Overall, the current monetary policy stance remains accommodative. Monetary policy will do all that is needed to maintain price stability in the euro area over the medium term. This is the necessary and central contribution that monetary policy makes to fostering sustainable economic growth, job creation and financial stability. All the non-standard measures taken during the period of acute financial market tensions, referred to as “enhanced credit support” and the Securities Markets Programme, are fully consistent with our mandate and, by construction, temporary in nature. We remain firmly committed to maintaining price stability over the medium to longer term. The monetary policy stance, the overall provision of liquidity and the allotment modes will be adjusted as appropriate. Accordingly, the Governing Council will continue to monitor all developments over the period ahead very closely.
Let me now explain our assessment in greater detail, starting with the economic analysis. After a period of sharp decline, euro area economic activity has been expanding since mid-2009. Euro area real GDP grew strongly on a quarterly basis, increasing by 1.0% in the second quarter of 2010, supported by ongoing growth at the global level but also in part reflecting temporary domestic factors. Recent data and survey evidence generally confirm the expectation of a moderation in the second half of this year, both at the global level and in the euro area. Nevertheless, while uncertainty still prevails, they continue to indicate a positive underlying momentum of the recovery in the euro area. Ongoing growth at the global level and its impact on the demand for euro area exports, together with the accommodative monetary policy stance and the measures adopted to restore the functioning of the financial system, should continue to support the euro area economy. However, the recovery in activity is expected to be dampened by the process of balance sheet adjustment in various sectors and labour market prospects.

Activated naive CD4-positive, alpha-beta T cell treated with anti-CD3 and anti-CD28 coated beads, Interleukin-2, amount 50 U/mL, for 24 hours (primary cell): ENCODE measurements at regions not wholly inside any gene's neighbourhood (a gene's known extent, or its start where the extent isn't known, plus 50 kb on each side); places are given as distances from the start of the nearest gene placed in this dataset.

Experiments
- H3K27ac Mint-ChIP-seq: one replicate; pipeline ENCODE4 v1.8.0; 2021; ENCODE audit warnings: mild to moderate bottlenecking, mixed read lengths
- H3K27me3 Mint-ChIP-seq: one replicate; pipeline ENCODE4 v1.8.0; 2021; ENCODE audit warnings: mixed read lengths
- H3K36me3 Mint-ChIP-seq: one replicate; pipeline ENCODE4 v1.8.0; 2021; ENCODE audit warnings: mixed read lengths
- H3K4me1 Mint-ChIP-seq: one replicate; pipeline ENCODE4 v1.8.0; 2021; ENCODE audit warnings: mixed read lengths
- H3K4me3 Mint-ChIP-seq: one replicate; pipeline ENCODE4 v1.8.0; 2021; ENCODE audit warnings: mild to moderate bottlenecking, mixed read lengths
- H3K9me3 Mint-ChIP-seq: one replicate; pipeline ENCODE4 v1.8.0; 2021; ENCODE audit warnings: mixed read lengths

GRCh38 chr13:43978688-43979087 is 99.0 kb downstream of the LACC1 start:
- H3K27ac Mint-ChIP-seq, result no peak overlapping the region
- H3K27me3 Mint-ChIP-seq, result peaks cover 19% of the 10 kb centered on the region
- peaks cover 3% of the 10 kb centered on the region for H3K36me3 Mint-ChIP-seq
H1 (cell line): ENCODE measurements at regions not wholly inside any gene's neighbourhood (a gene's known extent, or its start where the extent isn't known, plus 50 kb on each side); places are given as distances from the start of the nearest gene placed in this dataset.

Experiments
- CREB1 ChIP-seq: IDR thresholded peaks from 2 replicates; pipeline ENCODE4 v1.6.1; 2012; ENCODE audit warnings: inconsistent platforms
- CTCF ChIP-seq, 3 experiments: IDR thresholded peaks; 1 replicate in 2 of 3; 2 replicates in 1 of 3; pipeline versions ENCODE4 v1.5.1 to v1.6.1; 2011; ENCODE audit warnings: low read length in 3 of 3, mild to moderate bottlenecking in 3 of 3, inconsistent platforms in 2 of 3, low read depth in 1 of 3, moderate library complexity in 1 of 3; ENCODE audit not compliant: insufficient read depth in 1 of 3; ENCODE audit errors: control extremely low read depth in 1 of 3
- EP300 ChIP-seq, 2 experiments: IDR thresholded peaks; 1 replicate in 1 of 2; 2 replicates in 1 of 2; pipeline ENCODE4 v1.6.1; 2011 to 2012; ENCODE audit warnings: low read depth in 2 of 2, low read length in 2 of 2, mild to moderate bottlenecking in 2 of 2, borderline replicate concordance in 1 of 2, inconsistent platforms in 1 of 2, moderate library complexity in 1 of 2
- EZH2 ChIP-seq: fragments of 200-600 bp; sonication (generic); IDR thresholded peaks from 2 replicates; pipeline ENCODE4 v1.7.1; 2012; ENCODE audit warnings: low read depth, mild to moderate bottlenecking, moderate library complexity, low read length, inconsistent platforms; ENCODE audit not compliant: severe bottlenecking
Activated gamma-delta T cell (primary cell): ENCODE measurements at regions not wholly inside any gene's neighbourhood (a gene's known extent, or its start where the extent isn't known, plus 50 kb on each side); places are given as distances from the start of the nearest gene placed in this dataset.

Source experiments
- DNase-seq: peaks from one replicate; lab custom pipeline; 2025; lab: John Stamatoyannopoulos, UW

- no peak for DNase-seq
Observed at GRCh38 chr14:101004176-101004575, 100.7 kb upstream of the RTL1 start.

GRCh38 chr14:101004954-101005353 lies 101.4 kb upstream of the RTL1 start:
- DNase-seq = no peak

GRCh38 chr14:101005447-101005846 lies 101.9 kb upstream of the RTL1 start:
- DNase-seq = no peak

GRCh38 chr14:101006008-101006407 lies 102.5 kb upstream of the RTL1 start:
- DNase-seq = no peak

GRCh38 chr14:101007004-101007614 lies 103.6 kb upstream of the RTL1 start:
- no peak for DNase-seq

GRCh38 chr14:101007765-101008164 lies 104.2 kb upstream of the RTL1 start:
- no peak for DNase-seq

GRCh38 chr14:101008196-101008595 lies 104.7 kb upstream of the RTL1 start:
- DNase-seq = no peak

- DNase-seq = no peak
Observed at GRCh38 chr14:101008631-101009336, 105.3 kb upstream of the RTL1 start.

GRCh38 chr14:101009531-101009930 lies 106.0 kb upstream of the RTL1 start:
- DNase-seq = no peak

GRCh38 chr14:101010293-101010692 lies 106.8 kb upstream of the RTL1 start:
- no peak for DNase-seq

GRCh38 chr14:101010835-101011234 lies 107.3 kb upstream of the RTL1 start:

This assessment is also reflected in the September 2010 ECB staff macroeconomic projections for the euro area, according to which annual real GDP growth will range between 1.4% and 1.8% in 2010 and between 0.5% and 2.3% in 2011. Compared with the June 2010 Eurosystem staff macroeconomic projections, the range for real GDP growth this year has been revised upwards, owing to the stronger than expected rebound in economic growth in the second quarter as well as better than expected developments over the summer months. For 2011 the range has also been revised upwards, reflecting mainly carry-over effects from the projected stronger growth towards the end of 2010.
In the Governing Council’s assessment, the risks to this improved economic outlook are slightly tilted to the downside, with uncertainty still prevailing. On the one hand, global trade may continue to perform more strongly than expected, thereby supporting euro area exports. On the other hand, concerns remain relating to the emergence of renewed tensions in financial markets and to some uncertainty about growth prospects in other advanced economies and at the global level. In addition, downside risks relate to renewed increases in oil and other commodity prices, and protectionist pressures, as well as the possibility of a disorderly correction of global imbalances.